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Two bowl barrows at Two Burrows, 200m north east of Fair-View Farm, Allet

List Entry Summary

This monument is scheduled under the Ancient Monuments and Archaeological Areas Act 1979 as amended as it appears to the Secretary of State to be of national importance. This entry is a copy, the original is held by the Department for Culture, Media and Sport.

Name: Two bowl barrows at Two Burrows, 200m north east of Fair-View Farm, Allet

List entry Number: 1016055

Location

The monument may lie within the boundary of more than one authority.

County:

District: Cornwall

District Type: Unitary Authority

Parish: Kenwyn

National Park: Not applicable to this List entry.

Grade: Not applicable to this List entry.

Date first scheduled: 30-May-1958

Date of most recent amendment: 25-Jul-1997

Legacy System Information

The contents of this record have been generated from a legacy data system.

Legacy System: RSM

UID: 29603

Asset Groupings

This list entry does not comprise part of an Asset Grouping. Asset Groupings are not part of the official record but are added later for information.

List entry Description

Summary of Monument

Legacy Record - This information may be included in the List Entry Details.

Reasons for Designation

Bowl barrows, the most numerous form of round barrow, are funerary monuments dating from the Late Neolithic period to the Late Bronze Age, with most examples belonging to the period 2400-1500 BC. They were constructed as earthen or rubble mounds, sometimes ditched, which covered single or multiple burials. They occur either in isolation or grouped as cemeteries and often acted as a focus for burials in later periods. Often superficially similar, although differing widely in size, they exhibit regional variations in form and a diversity of burial practices. There are over 10,000 surviving bowl barrows recorded nationally (many more have already been destroyed), occurring across most of lowland Britain. Often occupying prominent locations, they are a major historic element in the modern landscape and their considerable variation of form and longevity as a monument type provide important information on the diversity of beliefs and social organisations amongst early prehistoric communities. They are particularly representative of their period and a substantial proportion of surviving examples are considered worthy of protection.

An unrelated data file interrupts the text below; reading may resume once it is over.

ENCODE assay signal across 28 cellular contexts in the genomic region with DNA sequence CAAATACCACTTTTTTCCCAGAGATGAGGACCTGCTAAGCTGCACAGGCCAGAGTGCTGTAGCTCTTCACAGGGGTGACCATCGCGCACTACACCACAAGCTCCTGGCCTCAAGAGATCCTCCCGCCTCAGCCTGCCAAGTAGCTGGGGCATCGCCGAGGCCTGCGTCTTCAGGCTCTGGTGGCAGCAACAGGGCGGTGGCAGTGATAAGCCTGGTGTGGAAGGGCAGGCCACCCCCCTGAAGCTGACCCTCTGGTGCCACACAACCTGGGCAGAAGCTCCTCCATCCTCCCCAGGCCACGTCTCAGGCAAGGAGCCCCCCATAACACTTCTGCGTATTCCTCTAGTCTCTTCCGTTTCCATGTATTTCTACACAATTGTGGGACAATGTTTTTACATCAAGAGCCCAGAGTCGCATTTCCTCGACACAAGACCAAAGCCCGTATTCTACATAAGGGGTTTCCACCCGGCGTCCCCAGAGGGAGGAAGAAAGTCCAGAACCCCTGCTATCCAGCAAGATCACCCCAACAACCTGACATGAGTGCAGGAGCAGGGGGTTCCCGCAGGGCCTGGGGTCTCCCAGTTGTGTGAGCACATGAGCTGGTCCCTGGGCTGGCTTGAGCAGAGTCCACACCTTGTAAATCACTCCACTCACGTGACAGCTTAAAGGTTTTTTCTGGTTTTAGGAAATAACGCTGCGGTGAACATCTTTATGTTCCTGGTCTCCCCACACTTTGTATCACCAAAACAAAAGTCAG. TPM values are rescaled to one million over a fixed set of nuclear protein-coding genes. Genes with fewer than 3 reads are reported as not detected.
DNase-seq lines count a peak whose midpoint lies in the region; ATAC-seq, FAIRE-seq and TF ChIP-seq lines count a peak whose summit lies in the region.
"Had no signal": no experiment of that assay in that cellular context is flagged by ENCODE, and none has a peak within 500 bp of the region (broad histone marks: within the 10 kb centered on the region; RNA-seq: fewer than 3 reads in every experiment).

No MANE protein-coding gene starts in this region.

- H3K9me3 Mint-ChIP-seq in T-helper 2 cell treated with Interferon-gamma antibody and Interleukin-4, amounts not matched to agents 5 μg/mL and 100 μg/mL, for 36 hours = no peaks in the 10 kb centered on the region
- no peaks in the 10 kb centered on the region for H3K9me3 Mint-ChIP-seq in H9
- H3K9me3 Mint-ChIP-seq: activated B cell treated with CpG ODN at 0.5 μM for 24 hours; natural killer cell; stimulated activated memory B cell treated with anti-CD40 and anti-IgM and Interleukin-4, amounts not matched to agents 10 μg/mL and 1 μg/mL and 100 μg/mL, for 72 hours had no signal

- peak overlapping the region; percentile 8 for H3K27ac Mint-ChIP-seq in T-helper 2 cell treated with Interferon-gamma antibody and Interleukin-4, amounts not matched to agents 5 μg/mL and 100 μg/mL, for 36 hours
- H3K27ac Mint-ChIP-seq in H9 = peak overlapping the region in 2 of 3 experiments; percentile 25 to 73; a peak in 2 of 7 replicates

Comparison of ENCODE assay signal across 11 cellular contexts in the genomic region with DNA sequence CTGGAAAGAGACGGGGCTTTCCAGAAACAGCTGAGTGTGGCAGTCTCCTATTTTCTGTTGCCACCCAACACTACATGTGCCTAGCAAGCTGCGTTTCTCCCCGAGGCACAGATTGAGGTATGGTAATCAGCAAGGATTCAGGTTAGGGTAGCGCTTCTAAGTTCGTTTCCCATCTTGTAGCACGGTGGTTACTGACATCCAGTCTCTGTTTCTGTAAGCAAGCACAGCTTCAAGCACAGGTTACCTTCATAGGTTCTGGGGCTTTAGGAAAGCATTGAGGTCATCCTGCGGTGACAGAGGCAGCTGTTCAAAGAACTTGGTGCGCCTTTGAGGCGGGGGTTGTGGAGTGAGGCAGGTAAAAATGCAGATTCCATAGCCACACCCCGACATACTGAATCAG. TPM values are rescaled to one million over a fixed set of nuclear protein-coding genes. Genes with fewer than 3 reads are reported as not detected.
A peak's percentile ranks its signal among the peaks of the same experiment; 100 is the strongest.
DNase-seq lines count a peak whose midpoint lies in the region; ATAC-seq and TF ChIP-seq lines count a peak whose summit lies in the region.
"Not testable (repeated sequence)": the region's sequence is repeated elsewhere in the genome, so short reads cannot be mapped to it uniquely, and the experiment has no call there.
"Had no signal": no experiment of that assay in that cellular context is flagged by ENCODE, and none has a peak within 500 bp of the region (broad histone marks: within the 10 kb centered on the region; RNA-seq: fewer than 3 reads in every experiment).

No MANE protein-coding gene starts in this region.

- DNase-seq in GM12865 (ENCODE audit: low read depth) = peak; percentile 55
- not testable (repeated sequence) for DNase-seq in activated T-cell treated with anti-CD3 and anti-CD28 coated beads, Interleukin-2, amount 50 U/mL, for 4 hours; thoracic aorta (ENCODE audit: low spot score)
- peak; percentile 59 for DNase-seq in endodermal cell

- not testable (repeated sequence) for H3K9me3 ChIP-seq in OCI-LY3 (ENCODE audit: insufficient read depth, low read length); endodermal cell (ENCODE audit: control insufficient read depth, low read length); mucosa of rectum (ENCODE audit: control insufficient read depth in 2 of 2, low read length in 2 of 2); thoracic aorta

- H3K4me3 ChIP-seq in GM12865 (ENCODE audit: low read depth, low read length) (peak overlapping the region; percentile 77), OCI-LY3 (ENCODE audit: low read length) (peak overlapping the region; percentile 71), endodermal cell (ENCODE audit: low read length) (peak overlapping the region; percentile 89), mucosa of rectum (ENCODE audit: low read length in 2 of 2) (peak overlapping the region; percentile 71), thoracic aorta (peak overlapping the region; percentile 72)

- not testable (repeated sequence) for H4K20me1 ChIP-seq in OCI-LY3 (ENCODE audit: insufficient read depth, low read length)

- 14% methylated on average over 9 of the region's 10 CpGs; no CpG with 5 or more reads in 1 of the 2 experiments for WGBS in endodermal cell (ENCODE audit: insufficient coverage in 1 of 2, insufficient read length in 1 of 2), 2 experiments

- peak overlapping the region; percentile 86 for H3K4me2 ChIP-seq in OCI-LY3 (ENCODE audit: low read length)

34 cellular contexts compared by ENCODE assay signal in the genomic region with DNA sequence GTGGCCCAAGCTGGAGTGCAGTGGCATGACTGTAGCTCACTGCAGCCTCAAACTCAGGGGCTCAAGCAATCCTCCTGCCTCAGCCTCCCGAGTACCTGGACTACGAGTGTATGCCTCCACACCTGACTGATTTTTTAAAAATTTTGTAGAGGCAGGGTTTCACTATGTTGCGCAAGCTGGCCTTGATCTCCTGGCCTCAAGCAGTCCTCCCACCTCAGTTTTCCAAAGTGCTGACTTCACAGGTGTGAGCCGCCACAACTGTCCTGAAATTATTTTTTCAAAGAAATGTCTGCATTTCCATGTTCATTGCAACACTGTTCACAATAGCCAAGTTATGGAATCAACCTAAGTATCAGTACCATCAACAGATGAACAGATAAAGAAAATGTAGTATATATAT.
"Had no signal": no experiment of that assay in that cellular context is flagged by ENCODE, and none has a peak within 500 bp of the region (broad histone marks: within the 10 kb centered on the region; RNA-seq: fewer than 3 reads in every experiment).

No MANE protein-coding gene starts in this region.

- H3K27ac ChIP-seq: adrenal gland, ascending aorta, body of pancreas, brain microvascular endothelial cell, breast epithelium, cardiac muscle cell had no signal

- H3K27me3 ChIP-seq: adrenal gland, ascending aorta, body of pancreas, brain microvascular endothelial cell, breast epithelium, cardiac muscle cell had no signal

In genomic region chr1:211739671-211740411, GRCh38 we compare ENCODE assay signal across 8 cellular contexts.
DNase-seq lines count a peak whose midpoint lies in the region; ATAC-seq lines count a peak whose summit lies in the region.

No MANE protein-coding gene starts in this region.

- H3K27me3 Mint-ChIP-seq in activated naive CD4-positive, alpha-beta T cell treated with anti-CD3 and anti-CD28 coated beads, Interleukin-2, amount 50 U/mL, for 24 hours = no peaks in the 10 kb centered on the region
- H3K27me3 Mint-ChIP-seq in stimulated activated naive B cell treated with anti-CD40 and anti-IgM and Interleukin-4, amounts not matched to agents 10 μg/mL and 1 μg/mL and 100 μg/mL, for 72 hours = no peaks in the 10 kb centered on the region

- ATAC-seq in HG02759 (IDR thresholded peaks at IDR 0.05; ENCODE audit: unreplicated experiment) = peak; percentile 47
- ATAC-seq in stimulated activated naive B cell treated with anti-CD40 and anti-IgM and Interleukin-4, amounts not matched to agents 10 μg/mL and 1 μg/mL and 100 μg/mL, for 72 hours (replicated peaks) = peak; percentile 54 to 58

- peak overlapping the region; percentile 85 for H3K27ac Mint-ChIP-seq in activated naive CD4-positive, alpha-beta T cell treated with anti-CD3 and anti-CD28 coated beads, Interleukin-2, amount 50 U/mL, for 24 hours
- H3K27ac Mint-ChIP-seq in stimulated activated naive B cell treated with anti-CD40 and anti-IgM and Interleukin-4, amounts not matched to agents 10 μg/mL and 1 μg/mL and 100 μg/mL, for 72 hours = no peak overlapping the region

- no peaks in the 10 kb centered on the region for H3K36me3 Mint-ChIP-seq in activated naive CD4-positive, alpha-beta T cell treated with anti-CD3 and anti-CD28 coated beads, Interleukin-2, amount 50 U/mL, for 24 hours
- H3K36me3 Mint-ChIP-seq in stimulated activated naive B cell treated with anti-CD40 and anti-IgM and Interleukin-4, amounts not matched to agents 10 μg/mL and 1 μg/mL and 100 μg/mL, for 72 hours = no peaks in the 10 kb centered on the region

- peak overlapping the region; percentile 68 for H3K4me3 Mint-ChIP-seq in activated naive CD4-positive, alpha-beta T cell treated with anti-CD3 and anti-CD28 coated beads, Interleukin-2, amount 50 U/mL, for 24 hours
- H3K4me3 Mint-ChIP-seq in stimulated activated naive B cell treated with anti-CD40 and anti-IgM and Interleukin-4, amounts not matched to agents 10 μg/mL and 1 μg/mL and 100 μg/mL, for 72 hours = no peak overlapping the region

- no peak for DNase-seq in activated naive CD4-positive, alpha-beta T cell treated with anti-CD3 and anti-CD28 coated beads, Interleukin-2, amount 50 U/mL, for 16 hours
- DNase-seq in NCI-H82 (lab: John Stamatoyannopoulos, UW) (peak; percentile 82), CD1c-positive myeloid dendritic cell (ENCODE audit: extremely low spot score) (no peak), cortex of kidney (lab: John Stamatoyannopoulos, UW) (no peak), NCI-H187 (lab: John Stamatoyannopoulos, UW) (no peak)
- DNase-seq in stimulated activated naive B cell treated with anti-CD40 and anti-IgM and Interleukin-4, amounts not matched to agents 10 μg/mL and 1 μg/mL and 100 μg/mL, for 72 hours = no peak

Despite having been reduced at some time in the past by cultivation, the bowl barrows at Allet survive as recognisable mounds and will contain archaeological and environmental evidence relating to the period and landscape in which they were built.

History

Legacy Record - This information may be included in the List Entry Details.

Details

The monument includes two plough-reduced Bronze Age bowl barrows situated on a spur of high ground between tributaries of the River Allen to the north and the River Kenwyn to the south, at Two Burrows, Allet. These two barrows almost certainly gave their name to the area. The diameter of the mounds prior to cultivation was in both cases 21m though they have since been spread; this is particularly noticeable in the case of the south westernmost mound where mound material has been spread to the south. The south westernmost mound survives in height to a little under 1m whilst its neighbour to the north east survives in height to about 0.5m.

MAP EXTRACT The site of the monument is shown on the attached map extract. It includes a 2 metre boundary around the archaeological features, considered to be essential for the monument's support and preservation.

Selected Sources

Books and journals
Warner, R, 'Cornish Archaeology' in Parish of Kenwyn, (1965)
Warner, R, 'Cornish Archaeology' in Parish of Kenwyn, (1965)

National Grid Reference: SW 79534 48533

Map

Map
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The above map is for quick reference purposes only and may not be to scale. For a copy of the full scale map, please see the attached PDF - 1016055 .pdf

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This copy shows the entry on 12-Dec-2017 at 12:57:35.

End of official listing